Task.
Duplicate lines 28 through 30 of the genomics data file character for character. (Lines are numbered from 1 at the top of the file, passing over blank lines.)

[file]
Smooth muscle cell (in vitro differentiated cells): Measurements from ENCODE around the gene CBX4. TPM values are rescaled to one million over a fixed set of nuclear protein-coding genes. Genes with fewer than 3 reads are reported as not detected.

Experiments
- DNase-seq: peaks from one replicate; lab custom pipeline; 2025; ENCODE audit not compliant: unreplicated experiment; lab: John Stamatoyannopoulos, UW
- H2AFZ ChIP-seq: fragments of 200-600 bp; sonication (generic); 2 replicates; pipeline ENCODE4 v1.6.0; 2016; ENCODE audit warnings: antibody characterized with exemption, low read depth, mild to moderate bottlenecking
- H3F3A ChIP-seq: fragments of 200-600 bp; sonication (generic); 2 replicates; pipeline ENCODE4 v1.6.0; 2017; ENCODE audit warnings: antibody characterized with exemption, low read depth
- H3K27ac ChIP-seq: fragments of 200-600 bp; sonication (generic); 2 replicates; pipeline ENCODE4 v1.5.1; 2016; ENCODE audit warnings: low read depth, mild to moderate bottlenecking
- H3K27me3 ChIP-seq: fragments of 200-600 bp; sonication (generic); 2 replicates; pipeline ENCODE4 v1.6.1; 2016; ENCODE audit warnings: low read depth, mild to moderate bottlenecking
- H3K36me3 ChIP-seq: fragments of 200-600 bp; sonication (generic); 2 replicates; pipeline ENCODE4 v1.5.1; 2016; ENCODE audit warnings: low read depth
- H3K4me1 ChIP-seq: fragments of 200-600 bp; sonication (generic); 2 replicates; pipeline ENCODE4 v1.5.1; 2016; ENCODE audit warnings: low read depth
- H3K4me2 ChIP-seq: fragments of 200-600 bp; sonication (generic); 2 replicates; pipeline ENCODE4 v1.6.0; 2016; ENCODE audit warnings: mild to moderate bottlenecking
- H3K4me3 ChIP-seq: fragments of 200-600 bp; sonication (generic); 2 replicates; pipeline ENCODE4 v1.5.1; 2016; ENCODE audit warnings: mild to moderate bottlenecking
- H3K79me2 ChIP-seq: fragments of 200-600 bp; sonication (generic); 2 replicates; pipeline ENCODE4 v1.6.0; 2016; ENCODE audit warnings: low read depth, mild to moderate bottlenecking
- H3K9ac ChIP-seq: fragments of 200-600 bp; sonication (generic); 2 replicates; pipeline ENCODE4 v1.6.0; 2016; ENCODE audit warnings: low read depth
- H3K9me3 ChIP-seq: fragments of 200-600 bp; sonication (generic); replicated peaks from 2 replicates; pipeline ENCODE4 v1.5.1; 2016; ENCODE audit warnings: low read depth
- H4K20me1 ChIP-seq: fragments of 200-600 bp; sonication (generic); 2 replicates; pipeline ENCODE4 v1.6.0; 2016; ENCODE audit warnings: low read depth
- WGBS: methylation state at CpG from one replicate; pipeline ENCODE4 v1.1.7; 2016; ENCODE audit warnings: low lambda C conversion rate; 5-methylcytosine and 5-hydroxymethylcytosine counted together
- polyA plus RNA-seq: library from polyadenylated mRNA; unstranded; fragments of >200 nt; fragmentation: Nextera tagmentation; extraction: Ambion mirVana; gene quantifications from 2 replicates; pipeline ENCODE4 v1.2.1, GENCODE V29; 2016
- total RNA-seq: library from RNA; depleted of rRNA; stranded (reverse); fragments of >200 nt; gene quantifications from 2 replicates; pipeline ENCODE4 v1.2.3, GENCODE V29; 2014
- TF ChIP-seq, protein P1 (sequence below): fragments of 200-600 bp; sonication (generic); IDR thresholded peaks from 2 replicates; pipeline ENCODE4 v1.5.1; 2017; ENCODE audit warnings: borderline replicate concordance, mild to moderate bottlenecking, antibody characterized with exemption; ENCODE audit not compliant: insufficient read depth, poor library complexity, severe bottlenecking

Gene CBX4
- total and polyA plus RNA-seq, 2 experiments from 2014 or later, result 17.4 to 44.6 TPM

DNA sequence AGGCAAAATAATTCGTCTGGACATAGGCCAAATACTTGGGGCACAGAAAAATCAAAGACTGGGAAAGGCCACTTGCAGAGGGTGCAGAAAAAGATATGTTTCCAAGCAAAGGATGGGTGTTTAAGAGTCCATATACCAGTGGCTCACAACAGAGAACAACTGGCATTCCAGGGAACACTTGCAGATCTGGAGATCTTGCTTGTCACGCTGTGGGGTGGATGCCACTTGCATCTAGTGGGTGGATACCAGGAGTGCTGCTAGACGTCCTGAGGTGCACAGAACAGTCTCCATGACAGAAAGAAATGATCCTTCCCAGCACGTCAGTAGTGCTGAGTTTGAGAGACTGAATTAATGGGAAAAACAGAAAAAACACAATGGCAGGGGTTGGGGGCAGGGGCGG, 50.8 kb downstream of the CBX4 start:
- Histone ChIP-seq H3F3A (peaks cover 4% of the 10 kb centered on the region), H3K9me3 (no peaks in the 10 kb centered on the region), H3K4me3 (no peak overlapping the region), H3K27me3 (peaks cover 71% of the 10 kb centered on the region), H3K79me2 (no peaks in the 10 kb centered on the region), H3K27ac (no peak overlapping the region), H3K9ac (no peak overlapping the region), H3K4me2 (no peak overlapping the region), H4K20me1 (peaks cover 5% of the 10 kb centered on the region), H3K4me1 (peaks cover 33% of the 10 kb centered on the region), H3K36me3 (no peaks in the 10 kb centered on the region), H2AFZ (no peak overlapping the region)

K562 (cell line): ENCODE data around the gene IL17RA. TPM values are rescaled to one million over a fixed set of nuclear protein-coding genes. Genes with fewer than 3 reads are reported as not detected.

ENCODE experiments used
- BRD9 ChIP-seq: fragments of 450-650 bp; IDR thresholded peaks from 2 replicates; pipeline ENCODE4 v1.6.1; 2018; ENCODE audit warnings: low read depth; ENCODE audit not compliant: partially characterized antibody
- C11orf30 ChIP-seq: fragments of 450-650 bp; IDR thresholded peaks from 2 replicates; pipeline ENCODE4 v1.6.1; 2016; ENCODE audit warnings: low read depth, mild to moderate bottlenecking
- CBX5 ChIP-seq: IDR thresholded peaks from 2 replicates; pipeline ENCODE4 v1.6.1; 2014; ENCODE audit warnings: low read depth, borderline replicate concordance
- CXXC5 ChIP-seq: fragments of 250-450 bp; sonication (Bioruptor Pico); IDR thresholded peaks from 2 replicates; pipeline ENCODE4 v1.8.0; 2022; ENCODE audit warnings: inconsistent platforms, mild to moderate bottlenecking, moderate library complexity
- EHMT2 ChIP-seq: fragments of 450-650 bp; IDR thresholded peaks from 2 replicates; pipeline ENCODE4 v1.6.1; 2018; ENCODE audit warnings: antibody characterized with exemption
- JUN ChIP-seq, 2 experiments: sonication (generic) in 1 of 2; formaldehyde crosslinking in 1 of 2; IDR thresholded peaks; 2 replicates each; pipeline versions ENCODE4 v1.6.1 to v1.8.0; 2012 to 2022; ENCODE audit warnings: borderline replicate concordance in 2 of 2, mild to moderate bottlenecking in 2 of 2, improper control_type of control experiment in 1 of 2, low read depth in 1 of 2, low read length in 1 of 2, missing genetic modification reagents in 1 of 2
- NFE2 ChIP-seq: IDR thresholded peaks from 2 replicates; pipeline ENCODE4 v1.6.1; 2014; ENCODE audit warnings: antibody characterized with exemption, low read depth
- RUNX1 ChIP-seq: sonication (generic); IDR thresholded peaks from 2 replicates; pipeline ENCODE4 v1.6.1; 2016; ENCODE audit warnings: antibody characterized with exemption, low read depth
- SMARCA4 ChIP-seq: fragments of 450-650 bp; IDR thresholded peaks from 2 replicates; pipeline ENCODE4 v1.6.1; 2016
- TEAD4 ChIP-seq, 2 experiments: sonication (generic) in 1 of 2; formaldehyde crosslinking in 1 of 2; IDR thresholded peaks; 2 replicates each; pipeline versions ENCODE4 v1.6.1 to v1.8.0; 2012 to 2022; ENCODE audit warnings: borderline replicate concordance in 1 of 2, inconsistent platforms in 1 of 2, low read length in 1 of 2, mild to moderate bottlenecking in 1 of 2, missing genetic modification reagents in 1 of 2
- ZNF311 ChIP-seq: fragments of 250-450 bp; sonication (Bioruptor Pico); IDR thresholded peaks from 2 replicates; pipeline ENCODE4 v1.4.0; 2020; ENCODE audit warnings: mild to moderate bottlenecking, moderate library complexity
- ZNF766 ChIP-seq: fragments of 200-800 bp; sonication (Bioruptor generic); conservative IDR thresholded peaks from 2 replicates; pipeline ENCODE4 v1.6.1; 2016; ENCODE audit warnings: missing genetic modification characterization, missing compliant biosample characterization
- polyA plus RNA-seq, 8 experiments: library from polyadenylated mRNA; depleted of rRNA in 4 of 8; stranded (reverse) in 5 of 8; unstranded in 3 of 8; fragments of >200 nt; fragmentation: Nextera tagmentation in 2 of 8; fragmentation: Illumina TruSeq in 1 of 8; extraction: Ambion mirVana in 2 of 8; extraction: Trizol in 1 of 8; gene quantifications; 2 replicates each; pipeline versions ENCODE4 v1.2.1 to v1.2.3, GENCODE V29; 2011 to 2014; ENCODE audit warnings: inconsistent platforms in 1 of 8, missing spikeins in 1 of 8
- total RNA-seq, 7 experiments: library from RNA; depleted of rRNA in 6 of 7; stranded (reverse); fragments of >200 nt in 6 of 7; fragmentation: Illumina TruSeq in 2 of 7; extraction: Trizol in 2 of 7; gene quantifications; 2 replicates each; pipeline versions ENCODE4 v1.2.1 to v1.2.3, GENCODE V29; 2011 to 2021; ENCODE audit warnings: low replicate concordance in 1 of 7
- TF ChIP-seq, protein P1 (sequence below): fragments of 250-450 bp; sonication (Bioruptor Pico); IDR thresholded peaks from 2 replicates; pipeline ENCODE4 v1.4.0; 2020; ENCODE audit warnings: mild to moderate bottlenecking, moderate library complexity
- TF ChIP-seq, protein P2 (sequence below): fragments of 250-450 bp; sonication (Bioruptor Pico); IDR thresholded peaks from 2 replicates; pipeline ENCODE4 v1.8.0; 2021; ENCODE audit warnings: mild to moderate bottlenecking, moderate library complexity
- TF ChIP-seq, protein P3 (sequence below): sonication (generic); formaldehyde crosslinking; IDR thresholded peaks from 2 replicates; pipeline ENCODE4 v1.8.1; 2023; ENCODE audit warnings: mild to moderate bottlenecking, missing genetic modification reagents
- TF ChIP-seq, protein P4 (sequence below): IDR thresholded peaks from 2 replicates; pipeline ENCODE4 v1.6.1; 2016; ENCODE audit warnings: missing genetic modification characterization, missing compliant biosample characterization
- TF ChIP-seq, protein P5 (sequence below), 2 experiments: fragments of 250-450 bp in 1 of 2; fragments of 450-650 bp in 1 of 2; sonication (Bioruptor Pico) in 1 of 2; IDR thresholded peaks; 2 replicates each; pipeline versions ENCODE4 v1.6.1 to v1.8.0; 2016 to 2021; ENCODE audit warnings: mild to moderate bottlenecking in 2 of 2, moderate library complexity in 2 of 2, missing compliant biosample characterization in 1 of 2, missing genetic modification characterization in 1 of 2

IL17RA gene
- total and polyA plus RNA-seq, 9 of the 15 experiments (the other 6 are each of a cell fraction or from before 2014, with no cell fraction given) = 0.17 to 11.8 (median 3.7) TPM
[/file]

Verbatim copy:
- CBX5 ChIP-seq: IDR thresholded peaks from 2 replicates; pipeline ENCODE4 v1.6.1; 2014; ENCODE audit warnings: low read depth, borderline replicate concordance
- CXXC5 ChIP-seq: fragments of 250-450 bp; sonication (Bioruptor Pico); IDR thresholded peaks from 2 replicates; pipeline ENCODE4 v1.8.0; 2022; ENCODE audit warnings: inconsistent platforms, mild to moderate bottlenecking, moderate library complexity
- EHMT2 ChIP-seq: fragments of 450-650 bp; IDR thresholded peaks from 2 replicates; pipeline ENCODE4 v1.6.1; 2018; ENCODE audit warnings: antibody characterized with exemption